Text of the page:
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Child Watch® Column: "Bounced Checks From America's Bank of Opportunity"

Release Date: August 19, 2011

Marian Wright Edelman

As our nation pauses to honor Dr. Martin Luther King Jr. with the dedication of a new memorial on the anniversary of the historic 1963 March on Washington, most will focus on only part of the story. When many Americans think of the historic March, they think of Dr. King standing on the steps of the Lincoln Memorial delivering his inspiring "I Have a Dream" words he spontaneously added at the very end of his speech. For nearly 50 years the powerful words in that section have been quoted all over the world. But too few people remember that the March on Washington wasn't focused just on racial equality but was actually named the March on Washington for Jobs and Freedom and was a demand for economic opportunity and economic justice for all. Too few know or remember the central metaphor that made up the first half of Dr. King's speech: the bounced check America had written to its Black and poor citizens.

Dr. King said we had come to the nation's capital that August day to cash a check America had written nearly two hundred years earlier. He reminded us that when our nation's founders wrote the Declaration of Independence and the Constitution, they had created a promissory note that guaranteed all Americans the inalienable rights of life, liberty, and the pursuit of happiness. But instead of honoring that promise for Black Americans, America had defaulted on it and given us a bad check that had come back marked "insufficient funds." Dr. King said those of us who had come to the 1963 March on Washington—over 200,000 strong—were there to cash our checks because we refused to believe "the bank of justice is bankrupt" or that "there are insufficient funds in the great vaults of opportunity of this nation."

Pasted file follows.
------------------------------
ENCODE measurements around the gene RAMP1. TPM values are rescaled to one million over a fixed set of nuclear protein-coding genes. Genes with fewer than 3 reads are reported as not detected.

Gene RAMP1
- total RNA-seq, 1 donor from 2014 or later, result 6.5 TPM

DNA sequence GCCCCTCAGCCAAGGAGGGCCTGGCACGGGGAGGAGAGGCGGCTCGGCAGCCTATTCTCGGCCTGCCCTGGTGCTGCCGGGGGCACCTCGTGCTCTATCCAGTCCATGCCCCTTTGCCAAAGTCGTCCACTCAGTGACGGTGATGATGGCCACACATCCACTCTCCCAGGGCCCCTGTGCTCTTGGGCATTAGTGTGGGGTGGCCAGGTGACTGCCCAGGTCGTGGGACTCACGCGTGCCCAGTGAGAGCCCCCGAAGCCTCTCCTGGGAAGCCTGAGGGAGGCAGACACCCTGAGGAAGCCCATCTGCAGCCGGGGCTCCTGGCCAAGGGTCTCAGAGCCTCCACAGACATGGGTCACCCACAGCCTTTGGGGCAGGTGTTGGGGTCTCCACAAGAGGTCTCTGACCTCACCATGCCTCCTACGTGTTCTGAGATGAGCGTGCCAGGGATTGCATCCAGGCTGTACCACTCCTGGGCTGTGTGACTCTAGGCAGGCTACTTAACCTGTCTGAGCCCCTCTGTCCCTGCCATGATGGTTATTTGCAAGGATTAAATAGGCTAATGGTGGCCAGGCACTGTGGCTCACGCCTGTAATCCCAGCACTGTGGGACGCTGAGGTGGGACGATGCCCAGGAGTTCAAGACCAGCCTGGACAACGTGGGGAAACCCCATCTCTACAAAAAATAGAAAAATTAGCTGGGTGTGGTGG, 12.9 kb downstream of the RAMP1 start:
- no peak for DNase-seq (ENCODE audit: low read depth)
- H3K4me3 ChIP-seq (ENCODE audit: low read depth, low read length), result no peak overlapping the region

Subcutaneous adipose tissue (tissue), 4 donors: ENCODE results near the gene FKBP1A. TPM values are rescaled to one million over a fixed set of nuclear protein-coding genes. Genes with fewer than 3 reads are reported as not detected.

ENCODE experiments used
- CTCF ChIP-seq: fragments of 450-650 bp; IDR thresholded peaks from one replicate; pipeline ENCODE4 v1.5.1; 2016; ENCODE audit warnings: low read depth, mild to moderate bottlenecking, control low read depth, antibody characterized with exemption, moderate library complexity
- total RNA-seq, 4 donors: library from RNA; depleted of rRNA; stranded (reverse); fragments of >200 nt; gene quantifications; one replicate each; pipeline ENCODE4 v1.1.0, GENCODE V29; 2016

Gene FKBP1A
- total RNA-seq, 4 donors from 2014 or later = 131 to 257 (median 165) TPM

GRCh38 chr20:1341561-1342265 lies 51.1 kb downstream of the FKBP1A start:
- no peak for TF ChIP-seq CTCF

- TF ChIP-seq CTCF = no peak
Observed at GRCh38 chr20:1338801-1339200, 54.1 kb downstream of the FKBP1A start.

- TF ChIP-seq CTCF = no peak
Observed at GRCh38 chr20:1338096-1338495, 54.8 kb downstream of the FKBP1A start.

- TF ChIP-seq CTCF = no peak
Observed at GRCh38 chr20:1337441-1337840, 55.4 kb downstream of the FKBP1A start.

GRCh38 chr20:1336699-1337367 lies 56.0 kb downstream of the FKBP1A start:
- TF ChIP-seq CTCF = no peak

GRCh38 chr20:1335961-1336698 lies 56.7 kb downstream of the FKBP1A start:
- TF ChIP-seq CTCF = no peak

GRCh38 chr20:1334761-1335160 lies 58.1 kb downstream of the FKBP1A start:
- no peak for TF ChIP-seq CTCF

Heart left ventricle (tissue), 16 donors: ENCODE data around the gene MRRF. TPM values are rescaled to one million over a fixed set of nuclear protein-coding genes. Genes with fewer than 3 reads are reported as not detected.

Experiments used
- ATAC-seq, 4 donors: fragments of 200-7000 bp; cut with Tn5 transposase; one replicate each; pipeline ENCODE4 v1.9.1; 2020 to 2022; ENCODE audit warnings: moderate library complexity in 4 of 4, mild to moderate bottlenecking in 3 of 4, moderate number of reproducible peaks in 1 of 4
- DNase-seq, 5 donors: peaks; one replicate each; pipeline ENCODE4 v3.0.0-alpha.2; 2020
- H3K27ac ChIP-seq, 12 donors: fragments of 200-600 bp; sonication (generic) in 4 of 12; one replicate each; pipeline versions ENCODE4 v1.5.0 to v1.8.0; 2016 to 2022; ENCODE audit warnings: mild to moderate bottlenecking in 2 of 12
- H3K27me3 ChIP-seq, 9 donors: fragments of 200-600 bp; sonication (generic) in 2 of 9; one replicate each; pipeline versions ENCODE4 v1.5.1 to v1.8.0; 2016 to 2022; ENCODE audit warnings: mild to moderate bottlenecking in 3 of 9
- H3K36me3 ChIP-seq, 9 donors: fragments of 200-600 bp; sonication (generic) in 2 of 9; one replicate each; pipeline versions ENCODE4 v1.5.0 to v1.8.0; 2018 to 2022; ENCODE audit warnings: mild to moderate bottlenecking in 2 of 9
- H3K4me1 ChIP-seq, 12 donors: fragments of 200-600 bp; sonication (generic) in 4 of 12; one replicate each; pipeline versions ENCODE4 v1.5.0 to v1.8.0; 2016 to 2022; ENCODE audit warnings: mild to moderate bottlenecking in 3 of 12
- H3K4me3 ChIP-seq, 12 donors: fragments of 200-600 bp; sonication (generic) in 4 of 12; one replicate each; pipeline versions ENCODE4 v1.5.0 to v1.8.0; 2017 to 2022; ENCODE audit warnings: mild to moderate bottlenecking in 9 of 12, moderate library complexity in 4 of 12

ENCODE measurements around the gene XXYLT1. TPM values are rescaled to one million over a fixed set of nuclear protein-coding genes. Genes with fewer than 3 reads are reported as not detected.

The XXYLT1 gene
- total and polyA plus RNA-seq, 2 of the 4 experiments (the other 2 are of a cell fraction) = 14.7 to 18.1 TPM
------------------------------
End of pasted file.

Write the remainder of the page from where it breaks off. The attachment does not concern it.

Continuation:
It is a message with special resonance this year and month as our nation's leaders are locked in bitter debates about our nation's insufficient funds, whether or not to default on our country's debts, whether rich and powerful individuals and corporations whose bank accounts are overflowing from the tax breaks and subsidies which drove up huge debts will be asked to contribute their fair share, and whether millions of hungry, homeless, poor, and poorly educated American children and families will be asked to sacrifice more and continue to receive bounced checks from the bank of economic opportunity and justice.

Congress is fighting the wrong national deficit. The real deficit every leader needs to address is our human deficit and the immoral values that drive some extremist political leaders to hijack the nation's economic wellbeing and sacrifice the lives of innocent children and the poor.

The Children's Defense Fund (CDF)'s recent The State of America's Children 2011 report shows millions of children and families fell into poverty in 2009 from the economic downturn, jeopardizing America's promise of a productive future for them and for our nation. One in every five children—15.5 million—was poor in 2009. Children of color, who will be a majority of our child population in 2019, continue to suffer disproportionately. In 2009 more than one in three Black and one in three Hispanic children lived in poverty compared to more than one in ten White non-Hispanic children. And the younger they are the poorer they are. These helpless poor babies cannot fight powerful corporate lobbyists and their political allies.

Child poverty is closely tied to economic opportunity. Although two-thirds of poor children live in families with at least one family worker, the available jobs and wages often aren't enough. A study prepared for CDF by Dr. Andrew Sum, director of the Center for Labor Market Studies at Northeastern University, found the American dream and employment opportunities vanishing for countless poorly educated Black young people. In 2010 the unemployment, underemployment, and hidden unemployment rate for all Black 16 to 29-year-olds was a shocking 40 percent and 43 percent for Black males. The large number of young Black adults not working full-time jobs will severely limit their future employability, earnings, and ability to support their families.

Fifty years after the March on Washington, jobs and economic opportunities are still missing for huge numbers of Black families today, and millions of families of all races who are feeling the pain of soaring unemployment and low wages. In another new study Dr. Sum found: "To date, through the first quarter of 2011, the nation's recovery from the 2007-2009 recession is both a jobless and a wageless recovery… The only major beneficiaries of the recovery have been corporate profits and the stock market and its shareholders," with workers and their families left behind.